Guest post: Ellen Berry ...

Saved by the inbox, again!  As I noted a few posts back, I really didn't have a lot of stuff "in the hopper" for this week, but was contacted by somebody at BrainTrack.com about having one of their writers do a guest post ... which (especially for "industry Wednesdays") I always welcome.  This week we have Ellen Berry, who writes on a range of subjects for their site, discussing the option for self-employment (which, with every new "not a job" freelance assignment I get, looks to be the direction I'm heading, if by default!).

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STRATEGIC SELF-EMPLOYMENT FOR CAREER STABILITY
by Ellen Berry

Strategic Self-employment for Career Stability

If you listen to the hype, you might think there are two kinds of people out there: entrepreneurs and career employees. Entrepreneurs are seen as risk takers while employees are thought to prefer stability. But don't be fooled into thinking in these black-and-white terms when it comes to your career. With some creative strategizing, the right combination of employment types can serve you well.

Consider Yourself Self-employed First, Employed by Others Second

You may have built up being your own boss as "the big plunge" or a "someday" dream, imagining a drastic change in lifestyle with long-sought freedom and unlimited income potential. Perhaps you are waiting for a big idea or the right partner to come along.

In actuality, anyone who gets themselves to work each day and does their best to make sure their bills are paid is acting as their own boss. There isn't much difference between working for an employer or a client. It's mostly about mindset.

Just knowing that you have your own side business (even if it's simply doing a few hours of consulting for friends over lunch each month) can give you a sense of security. Although you might be between jobs, you are still employed. If you have to take a job that doesn't really further your career in obvious ways, being your own boss in your own mind can help give you the perspective you need to not feel trapped or sidelined.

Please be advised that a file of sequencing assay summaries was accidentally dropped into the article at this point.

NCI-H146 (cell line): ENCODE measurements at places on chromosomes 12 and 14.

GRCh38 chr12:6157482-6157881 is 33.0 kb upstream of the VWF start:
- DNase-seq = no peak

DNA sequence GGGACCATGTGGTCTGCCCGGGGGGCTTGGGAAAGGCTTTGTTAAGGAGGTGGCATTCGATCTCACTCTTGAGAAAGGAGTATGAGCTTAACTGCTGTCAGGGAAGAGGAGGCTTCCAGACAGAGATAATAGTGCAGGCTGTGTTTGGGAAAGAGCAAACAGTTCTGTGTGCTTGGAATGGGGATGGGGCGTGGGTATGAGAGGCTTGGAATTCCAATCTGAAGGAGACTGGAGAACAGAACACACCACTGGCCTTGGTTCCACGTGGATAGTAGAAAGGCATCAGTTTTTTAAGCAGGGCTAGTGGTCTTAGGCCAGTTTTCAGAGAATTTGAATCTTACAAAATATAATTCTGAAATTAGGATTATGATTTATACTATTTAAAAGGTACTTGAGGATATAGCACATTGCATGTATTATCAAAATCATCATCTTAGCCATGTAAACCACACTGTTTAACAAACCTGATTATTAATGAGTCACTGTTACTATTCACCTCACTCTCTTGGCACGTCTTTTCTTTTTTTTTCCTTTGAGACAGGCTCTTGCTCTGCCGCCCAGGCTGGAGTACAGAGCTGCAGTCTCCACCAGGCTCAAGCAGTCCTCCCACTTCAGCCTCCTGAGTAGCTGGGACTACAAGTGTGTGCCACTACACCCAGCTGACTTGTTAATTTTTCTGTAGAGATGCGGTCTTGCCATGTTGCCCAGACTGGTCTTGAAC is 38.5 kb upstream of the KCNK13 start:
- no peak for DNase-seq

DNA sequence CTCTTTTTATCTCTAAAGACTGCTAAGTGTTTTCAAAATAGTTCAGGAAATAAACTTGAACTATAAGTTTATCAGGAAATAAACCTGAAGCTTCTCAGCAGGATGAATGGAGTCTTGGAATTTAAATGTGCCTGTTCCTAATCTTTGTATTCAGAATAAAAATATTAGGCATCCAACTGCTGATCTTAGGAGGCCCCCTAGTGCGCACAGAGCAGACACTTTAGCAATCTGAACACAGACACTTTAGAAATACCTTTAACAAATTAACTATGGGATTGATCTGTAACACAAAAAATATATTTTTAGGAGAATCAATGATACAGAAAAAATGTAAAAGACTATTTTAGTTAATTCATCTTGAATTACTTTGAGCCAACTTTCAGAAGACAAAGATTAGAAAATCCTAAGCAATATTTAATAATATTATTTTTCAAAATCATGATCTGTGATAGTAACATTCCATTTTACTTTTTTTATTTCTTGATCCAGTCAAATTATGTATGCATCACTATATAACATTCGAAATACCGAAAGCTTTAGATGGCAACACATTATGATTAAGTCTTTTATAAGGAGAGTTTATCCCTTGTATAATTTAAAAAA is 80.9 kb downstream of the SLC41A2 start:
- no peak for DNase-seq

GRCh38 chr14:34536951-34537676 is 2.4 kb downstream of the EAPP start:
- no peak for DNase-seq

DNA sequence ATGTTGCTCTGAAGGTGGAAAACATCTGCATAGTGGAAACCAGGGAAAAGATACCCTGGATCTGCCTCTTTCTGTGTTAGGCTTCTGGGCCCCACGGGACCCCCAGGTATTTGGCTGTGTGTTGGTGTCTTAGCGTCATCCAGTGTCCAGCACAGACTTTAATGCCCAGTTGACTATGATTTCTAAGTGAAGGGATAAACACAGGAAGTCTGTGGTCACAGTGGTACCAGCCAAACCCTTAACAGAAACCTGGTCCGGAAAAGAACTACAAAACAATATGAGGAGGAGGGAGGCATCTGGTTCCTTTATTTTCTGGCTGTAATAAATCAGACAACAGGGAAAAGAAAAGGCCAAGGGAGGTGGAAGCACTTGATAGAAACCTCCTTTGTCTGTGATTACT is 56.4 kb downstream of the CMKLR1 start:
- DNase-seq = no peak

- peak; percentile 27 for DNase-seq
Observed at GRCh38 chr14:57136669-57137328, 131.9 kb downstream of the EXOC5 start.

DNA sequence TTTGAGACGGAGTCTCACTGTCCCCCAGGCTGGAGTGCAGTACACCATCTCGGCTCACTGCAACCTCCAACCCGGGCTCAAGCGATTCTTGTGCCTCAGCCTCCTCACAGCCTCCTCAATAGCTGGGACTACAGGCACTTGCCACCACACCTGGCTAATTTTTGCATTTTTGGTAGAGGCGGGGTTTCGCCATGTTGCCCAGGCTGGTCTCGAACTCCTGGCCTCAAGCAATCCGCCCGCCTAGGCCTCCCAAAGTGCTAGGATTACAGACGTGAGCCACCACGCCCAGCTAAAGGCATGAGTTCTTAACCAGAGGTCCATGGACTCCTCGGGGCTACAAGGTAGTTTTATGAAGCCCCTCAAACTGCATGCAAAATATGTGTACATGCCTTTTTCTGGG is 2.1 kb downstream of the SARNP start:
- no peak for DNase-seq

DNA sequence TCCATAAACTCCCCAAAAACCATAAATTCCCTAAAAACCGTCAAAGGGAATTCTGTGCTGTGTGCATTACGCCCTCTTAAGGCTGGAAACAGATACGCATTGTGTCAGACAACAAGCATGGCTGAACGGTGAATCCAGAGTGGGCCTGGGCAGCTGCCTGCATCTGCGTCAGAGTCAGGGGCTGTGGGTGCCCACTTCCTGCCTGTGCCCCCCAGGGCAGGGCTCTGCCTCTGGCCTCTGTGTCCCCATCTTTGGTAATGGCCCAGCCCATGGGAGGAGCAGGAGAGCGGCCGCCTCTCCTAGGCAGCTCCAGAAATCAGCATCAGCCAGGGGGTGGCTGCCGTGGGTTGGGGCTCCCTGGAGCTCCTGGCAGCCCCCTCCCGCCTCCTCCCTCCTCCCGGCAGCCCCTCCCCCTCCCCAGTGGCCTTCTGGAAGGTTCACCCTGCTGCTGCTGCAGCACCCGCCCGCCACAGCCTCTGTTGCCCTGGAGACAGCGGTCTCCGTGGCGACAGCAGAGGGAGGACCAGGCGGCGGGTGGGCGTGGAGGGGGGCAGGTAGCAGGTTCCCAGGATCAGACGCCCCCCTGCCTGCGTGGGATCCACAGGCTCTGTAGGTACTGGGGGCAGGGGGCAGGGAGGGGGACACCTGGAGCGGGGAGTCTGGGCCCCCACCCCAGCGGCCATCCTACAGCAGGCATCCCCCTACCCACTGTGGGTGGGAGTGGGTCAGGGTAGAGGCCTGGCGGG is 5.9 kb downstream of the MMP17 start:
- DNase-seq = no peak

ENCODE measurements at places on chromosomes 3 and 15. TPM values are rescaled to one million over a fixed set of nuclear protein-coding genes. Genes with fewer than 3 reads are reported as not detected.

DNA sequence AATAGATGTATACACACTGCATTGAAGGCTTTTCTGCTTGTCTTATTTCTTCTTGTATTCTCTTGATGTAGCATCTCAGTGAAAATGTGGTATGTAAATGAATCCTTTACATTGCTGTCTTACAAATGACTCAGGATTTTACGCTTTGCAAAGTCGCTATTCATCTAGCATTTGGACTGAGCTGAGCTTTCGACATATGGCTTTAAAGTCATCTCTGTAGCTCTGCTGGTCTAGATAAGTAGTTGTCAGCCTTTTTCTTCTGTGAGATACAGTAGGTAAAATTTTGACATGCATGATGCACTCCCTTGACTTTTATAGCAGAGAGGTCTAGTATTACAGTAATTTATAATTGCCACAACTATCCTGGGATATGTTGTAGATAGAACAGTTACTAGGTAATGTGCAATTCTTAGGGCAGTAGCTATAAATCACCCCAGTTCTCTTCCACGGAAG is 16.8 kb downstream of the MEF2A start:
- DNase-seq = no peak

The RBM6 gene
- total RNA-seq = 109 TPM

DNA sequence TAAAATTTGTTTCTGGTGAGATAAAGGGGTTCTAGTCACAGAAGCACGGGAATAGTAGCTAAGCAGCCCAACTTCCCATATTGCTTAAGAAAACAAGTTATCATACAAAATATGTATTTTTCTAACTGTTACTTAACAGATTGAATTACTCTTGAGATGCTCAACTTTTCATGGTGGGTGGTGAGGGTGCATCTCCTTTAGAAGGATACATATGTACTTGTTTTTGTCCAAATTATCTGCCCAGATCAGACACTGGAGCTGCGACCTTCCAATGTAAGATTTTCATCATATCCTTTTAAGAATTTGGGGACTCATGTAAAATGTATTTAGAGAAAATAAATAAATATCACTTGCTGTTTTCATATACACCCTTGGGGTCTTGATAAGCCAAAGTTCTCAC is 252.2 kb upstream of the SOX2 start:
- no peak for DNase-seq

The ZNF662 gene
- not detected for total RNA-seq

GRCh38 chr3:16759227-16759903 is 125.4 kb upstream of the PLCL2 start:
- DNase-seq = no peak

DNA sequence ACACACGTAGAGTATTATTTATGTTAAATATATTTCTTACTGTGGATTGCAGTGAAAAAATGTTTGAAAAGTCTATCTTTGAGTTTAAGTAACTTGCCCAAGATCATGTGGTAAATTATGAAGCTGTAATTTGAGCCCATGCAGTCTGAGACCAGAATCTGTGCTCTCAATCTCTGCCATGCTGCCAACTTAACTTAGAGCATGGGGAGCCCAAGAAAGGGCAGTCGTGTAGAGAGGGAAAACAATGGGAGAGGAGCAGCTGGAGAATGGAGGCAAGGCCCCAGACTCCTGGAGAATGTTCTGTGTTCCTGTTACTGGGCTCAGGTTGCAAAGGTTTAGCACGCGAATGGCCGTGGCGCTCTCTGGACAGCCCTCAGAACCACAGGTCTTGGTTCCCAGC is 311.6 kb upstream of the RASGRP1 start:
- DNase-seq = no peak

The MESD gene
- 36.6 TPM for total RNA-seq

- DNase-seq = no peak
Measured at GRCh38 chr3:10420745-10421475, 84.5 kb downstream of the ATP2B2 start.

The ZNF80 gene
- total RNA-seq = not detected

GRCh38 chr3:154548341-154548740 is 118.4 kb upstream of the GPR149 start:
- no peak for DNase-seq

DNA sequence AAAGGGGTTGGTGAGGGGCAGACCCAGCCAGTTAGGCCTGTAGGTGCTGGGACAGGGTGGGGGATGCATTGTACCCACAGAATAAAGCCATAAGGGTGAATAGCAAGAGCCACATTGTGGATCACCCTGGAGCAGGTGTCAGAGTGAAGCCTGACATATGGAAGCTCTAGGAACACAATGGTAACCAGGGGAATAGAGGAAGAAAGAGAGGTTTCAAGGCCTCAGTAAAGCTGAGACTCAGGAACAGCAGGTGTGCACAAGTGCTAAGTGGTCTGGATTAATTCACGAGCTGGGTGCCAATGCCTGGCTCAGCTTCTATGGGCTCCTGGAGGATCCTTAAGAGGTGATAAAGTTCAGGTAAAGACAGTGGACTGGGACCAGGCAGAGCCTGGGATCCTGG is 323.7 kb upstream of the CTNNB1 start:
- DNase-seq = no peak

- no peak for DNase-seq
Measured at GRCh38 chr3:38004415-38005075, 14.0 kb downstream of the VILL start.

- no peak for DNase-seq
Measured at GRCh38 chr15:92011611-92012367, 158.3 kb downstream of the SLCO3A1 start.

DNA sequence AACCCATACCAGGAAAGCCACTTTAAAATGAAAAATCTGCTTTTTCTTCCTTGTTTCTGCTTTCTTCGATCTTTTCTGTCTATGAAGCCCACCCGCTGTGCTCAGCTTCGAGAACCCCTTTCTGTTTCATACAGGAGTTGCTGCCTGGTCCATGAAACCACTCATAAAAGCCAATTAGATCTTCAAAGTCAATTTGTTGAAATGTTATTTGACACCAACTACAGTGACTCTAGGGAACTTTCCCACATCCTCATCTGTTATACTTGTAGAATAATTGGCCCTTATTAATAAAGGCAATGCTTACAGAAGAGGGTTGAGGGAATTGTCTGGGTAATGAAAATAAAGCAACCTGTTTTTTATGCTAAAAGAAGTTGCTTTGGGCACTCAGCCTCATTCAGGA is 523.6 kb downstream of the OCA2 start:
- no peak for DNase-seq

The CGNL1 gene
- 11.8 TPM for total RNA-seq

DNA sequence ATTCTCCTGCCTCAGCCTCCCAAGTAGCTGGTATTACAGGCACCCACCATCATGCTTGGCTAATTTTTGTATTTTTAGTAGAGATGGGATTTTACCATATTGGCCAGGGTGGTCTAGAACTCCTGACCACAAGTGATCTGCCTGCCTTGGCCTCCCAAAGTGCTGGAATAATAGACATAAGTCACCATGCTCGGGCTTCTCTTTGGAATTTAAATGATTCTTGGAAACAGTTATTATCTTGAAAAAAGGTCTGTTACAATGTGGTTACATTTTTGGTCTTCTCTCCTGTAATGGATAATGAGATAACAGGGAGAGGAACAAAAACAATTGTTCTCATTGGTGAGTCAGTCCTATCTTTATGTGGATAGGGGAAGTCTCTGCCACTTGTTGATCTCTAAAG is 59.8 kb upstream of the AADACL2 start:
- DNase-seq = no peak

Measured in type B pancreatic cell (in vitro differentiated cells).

Of course, you may want more than that. You may want to feel more in control of how much money you make, how your success is measured, and what you do with your time. But even natural born entrepreneurs are bound to keeping their clients or investors happy. So if you keep your options open for taking on clients or employment as the opportunity arises, you get the best of both worlds.

One key advantage to approaching your work from a self-employment perspective is being able to show a steady timeline of employment rather than gaps of unemployment on your resume. The first day after a job ends, you can simply restart your consulting work or other business until you find more full-time employment.

Many people are self-employed while they're going to work for an employer every day. So what's stopping you from acting in your own self interest by thinking more like an entrepreneur?

Creative Self-Employment

Consider the major differences between being self-employed and employed by someone else:

Business Entity: Owning your own business is surprisingly easy - just take a look at your state's small business website. Sole proprietor is the simplest business entity to set up (your Social Security Number becomes your Tax ID). You may not need to do anything to become a sole proprietor except decide that you are, pick a name for your business, and choose a start date. Or you may need to fill out a simple form and pay a small fee.

Setting: By law, employers can dictate the hours and location that you work (whether it's on site, telecommuting or in the field), but when you're working as a consultant, clients cannot legally tell you what specific hours to work or insist that you work on site. (Note: Be sure to review the laws in your state regarding the legality of any work or business situation.)